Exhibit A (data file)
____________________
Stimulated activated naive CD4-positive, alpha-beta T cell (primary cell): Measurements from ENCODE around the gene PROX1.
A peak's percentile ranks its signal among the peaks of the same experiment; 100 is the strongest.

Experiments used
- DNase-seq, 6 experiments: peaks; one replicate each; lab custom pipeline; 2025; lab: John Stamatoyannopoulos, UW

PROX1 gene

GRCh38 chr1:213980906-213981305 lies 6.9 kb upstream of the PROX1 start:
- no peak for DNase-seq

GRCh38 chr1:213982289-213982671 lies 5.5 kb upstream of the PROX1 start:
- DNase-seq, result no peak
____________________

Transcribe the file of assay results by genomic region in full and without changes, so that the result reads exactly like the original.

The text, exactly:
Stimulated activated naive CD4-positive, alpha-beta T cell (primary cell): Measurements from ENCODE around the gene PROX1.
A peak's percentile ranks its signal among the peaks of the same experiment; 100 is the strongest.

Experiments used
- DNase-seq, 6 experiments: peaks; one replicate each; lab custom pipeline; 2025; lab: John Stamatoyannopoulos, UW

PROX1 gene

GRCh38 chr1:213980906-213981305 lies 6.9 kb upstream of the PROX1 start:
- no peak for DNase-seq

GRCh38 chr1:213982289-213982671 lies 5.5 kb upstream of the PROX1 start:
- DNase-seq, result no peak